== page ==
The new regulations have resulted in additional expenses, like purchasing more capes so only one is used per client before it’s washed. “I’ve ended
up having a much greater overhead cost (signs, extra capes and uniforms, disinfectants, plexi-glass shield at reception, laundry products, etc.) and I will
be at half capacity because of government rules. It’s unfair, but I learn to adapt to different adventures,” she said.
At the dentist, patients will be asked to use an antiseptic mouthwash before procedures.
Partial tourism re-opening
Caroline Proulx, Québec’s Minister of Tourism, announced on May 27 that a portion of the tourism industry would reopen as of June 1: campgrounds, marinas, ZECs (controlled areas), SEPAQs (Society of Outdoor institutions in Québec), outfitters, and cottage and airbnb-like rentals (outside of Montréal).
Those travelling for tourism are asked to remain within Québec, gather all supplies before leaving and to make a direct trip to their destination to limit contacts.
When renting homes, cabins and lodges, the entire unit must be rented to a
single family and bookings will be organized so there’s a 24 hour gap between one group leaving and another arriving.
School enrollment holding steady
Québec reopened elementary schools outside of Montréal on May 11. Although the return rate was fairly low for both MRC Pontiac schools boards, the number of students attending classes the first, second and third week remained fairly stable.
The Commission Scolaire des Hauts-Bois-de-l’Outaouais (CSHBO) witnessed a 32% average return rate in their schools, but for the Petits-Ponts establishments in the Pontiac, only 25% of students returned. The numbers were a lot lower for the Western Quebec School Board (WQSB) which witnessed a 15% re-enrollment rate across the board. Of the 539 students in the WQSB’s four elementary schools in the MRC Pontiac and Municipality of Pontiac, only 63 (12%) were expected to return. However, actual numbers decreased when school began.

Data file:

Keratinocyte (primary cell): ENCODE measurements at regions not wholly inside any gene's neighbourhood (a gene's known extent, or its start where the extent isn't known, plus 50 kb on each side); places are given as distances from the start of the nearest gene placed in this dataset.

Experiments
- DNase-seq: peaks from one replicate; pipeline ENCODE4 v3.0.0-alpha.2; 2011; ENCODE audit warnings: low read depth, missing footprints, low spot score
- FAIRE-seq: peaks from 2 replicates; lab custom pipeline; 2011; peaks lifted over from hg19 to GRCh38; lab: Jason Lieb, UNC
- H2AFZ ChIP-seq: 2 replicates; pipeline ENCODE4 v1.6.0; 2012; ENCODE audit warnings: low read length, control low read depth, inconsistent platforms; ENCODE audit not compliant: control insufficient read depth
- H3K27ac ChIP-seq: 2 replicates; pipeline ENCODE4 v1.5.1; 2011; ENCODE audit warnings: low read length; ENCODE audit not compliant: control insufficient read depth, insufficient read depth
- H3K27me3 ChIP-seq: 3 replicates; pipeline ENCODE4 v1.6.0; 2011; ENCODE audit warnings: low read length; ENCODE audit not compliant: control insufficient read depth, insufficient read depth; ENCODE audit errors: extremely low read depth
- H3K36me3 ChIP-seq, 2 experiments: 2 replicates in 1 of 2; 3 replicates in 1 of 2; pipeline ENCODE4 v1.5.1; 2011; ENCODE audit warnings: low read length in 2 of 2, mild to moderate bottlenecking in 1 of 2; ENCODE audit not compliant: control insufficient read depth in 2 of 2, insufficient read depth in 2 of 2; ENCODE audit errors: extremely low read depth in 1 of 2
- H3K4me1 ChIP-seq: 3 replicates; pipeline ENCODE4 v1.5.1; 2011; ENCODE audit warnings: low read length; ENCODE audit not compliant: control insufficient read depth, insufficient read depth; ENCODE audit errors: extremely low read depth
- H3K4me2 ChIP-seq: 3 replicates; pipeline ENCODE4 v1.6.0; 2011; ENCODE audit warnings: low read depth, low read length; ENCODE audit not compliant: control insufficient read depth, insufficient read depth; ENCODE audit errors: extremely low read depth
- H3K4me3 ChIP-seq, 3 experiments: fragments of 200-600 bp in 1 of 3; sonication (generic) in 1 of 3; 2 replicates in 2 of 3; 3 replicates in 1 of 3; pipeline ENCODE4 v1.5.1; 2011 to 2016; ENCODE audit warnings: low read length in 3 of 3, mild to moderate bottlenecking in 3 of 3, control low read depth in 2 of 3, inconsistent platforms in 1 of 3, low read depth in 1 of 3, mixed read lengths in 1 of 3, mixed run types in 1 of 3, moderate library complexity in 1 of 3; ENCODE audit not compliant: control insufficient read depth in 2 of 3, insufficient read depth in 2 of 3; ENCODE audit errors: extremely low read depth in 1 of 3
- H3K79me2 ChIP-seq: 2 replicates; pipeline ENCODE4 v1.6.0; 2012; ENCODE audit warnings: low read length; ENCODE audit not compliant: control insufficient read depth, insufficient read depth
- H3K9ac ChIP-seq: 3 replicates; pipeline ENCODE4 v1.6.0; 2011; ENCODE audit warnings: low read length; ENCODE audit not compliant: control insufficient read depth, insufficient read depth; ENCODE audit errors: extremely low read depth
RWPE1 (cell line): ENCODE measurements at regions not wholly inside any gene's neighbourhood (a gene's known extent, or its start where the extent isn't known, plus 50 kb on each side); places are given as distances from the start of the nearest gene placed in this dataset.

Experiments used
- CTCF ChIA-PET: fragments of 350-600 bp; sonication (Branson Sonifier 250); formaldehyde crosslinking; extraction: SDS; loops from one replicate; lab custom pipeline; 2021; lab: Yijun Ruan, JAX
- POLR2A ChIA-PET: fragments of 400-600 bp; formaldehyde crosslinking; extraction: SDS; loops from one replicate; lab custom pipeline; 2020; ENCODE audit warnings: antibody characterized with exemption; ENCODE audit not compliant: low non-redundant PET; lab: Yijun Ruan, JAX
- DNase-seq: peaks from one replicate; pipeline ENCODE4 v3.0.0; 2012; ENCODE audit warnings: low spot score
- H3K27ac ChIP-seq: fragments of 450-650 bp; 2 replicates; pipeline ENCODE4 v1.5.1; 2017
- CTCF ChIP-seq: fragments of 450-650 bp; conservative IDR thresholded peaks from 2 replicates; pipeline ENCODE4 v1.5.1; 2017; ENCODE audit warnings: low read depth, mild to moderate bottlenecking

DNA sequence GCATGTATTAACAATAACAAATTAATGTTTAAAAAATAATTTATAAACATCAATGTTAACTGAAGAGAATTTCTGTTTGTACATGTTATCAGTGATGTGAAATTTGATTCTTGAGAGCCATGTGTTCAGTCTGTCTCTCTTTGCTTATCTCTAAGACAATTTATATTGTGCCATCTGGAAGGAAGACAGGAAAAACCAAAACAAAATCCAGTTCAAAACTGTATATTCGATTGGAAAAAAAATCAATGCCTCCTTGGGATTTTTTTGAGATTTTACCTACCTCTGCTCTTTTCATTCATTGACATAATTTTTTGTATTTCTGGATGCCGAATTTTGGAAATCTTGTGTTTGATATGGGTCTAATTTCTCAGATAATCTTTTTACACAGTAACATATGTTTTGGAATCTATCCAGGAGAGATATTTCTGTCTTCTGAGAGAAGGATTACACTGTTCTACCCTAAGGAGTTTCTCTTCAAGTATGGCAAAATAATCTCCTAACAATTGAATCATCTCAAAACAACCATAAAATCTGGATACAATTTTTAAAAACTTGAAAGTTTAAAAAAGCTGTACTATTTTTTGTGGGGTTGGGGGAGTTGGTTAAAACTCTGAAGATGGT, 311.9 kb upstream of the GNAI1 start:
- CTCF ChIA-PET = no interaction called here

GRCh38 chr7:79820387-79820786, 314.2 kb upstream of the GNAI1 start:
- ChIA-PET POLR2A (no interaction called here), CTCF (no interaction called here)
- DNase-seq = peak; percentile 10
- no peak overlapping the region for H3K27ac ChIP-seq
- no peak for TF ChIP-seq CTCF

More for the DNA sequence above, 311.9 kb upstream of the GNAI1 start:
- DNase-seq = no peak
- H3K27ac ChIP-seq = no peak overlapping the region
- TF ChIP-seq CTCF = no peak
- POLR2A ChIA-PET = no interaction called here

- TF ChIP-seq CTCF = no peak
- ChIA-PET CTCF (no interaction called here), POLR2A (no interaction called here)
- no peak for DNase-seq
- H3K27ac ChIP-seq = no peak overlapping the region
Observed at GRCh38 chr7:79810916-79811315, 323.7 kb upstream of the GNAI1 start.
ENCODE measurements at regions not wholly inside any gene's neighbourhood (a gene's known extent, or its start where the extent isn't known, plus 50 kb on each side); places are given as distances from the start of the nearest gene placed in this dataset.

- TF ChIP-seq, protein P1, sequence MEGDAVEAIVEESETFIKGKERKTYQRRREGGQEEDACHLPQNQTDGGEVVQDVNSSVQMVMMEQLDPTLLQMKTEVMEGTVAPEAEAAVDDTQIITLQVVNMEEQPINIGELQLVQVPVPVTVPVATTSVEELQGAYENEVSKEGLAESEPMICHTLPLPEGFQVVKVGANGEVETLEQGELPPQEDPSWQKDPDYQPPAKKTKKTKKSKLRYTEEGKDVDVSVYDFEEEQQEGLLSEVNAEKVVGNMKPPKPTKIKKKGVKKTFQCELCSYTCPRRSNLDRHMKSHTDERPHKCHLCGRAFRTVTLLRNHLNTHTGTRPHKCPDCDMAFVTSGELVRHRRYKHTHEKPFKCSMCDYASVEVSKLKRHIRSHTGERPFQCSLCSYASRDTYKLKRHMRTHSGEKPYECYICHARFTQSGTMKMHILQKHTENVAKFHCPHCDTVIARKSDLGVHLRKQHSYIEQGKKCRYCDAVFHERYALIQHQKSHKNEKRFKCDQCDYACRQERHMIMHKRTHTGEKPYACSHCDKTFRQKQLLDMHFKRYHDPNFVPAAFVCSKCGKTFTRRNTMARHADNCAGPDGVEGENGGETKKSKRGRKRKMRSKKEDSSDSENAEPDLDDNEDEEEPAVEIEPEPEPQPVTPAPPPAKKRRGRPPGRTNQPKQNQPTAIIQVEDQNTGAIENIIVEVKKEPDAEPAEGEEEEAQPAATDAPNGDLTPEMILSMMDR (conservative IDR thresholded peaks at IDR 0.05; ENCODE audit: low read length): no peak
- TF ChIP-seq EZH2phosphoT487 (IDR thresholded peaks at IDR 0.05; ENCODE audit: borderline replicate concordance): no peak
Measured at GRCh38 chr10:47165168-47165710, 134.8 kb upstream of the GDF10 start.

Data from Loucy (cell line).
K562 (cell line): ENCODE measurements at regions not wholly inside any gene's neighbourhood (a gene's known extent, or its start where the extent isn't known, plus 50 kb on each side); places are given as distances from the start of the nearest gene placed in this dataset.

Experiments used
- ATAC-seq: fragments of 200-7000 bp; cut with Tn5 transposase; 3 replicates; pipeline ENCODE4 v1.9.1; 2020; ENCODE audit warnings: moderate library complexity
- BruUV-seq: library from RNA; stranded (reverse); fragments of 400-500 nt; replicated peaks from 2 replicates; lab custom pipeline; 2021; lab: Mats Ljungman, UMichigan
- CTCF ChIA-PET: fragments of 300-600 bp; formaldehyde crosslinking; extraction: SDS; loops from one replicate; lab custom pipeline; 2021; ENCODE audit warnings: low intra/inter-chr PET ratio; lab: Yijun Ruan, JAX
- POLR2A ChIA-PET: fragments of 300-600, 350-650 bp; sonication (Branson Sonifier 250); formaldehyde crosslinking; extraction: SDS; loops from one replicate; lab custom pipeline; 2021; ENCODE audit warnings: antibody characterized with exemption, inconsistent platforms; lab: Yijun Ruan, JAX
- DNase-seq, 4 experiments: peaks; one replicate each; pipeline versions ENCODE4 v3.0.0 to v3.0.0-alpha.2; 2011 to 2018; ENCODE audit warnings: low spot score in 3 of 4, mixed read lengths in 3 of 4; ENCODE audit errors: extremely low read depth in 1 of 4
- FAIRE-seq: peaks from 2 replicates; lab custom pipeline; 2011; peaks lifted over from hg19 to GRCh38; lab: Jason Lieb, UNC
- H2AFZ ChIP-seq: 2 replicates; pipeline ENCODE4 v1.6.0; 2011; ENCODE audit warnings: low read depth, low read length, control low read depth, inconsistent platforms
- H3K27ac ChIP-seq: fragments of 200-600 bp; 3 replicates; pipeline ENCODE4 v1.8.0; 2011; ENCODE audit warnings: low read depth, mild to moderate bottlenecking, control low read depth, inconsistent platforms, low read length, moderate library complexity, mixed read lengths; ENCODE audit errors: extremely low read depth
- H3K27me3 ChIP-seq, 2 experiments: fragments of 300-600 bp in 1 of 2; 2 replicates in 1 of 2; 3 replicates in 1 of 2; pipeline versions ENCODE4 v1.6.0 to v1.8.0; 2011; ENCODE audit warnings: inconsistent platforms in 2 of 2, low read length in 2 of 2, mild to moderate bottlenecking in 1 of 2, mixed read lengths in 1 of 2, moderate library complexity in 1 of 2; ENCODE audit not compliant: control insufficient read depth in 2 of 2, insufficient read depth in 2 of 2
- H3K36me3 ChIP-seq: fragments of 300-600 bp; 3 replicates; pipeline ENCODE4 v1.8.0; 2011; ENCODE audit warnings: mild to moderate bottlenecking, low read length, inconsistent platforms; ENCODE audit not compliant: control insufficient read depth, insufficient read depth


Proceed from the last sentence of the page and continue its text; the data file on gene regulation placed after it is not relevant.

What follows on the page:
The WQSB announced on May 19 how end-of-year evaluations will work. From elementary to secondary III, the final judgment will be a pass or fail based primarily on terms 1 and 2, but work up until March 13 can also be taken into account. For secondary 4 and 5, the final marks will be a percentage based on assignments in the first two terms, and work up until March 13 can be included. In both cases, “evaluations will be based on the teacher’s professional judgment,” said the WQSB.
The WQSB cancelled classes on May 27 because of the extreme heat and COVID restrictions on using fans because they can potentially spread the virus. However, the CSHBO remained open, stating Public Health exceptionally allows fans and air
conditioners in schools during extreme heat periods.
Québec reveals next steps
Premier François Legault revealed the province’s plan for the next steps of de-
confinement on May 25 using a list broken into different phases; we are
currently in the fifth.
The next step, phase six, includes day camps (already reopening), outdoor team sports and pools, the “first phase” of restaurants, and the “second phase” of retail stores, which includes shopping malls outside of the Greater Montréal area. No date has been announced for the beginning of this phase.
Subsequent phases will involve churches, large gatherings, gyms, cruises, restaurants “phase 2” and bars, among others.
The numbers
As of press time, there were over 51,400 cases of the virus in Québec (4,661 deaths). The Outaouais now has 537 cases (310 recovered) and 18 deaths. The Municipality of Pontiac has <5 cases while the MRC Pontiac has 0. The Outaouais’ first healthcare employee – from CHSLD (Long term care centre) Lionel-Émond in Gatineau – died from COVID on May 28.